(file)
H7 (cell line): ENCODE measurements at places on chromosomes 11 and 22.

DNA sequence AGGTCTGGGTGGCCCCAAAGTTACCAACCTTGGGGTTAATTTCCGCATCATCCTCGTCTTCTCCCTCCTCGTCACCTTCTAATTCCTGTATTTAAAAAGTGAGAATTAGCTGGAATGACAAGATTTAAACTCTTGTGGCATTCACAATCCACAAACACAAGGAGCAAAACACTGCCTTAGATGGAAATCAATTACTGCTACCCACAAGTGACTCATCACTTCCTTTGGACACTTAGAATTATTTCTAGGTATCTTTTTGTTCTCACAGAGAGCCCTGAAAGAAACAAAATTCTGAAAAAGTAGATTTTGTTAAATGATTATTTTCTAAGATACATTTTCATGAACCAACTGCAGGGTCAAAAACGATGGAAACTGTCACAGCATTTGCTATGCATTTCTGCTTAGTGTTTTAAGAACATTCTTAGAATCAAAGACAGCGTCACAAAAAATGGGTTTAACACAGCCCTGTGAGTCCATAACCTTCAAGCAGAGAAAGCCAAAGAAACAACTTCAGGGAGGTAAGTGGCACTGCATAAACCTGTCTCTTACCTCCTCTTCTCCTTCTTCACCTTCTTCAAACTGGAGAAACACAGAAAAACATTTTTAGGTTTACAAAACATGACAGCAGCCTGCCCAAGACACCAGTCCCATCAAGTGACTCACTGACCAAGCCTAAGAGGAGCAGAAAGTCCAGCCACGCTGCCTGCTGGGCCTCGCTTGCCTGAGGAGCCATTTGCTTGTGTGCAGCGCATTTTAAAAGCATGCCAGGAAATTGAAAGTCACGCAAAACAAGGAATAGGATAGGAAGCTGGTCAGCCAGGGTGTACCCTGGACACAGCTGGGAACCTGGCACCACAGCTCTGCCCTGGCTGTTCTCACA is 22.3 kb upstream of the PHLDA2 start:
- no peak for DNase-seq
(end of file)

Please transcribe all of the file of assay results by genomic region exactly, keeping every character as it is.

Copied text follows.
H7 (cell line): ENCODE measurements at places on chromosomes 11 and 22.

DNA sequence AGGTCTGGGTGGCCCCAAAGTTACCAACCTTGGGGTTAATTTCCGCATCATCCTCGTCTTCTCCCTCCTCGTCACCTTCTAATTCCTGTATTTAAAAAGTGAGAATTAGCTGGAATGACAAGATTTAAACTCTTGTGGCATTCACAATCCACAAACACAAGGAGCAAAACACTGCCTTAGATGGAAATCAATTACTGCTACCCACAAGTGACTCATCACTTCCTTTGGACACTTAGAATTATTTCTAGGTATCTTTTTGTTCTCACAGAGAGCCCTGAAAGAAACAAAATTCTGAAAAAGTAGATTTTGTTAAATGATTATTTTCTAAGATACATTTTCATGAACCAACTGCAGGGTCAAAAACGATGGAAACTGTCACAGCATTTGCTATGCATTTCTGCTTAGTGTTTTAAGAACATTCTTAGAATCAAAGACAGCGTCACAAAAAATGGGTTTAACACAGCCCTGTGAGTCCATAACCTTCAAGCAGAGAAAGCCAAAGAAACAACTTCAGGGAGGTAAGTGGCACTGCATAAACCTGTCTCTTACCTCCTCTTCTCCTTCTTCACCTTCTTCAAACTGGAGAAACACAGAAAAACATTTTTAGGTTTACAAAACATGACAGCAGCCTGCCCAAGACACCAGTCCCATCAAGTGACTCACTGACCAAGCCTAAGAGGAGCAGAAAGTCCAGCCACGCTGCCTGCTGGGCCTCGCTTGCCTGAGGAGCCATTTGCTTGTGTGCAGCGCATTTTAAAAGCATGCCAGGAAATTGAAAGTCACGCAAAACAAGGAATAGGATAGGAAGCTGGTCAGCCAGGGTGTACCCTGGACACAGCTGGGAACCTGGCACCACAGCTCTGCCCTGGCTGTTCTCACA is 22.3 kb upstream of the PHLDA2 start:
- no peak for DNase-seq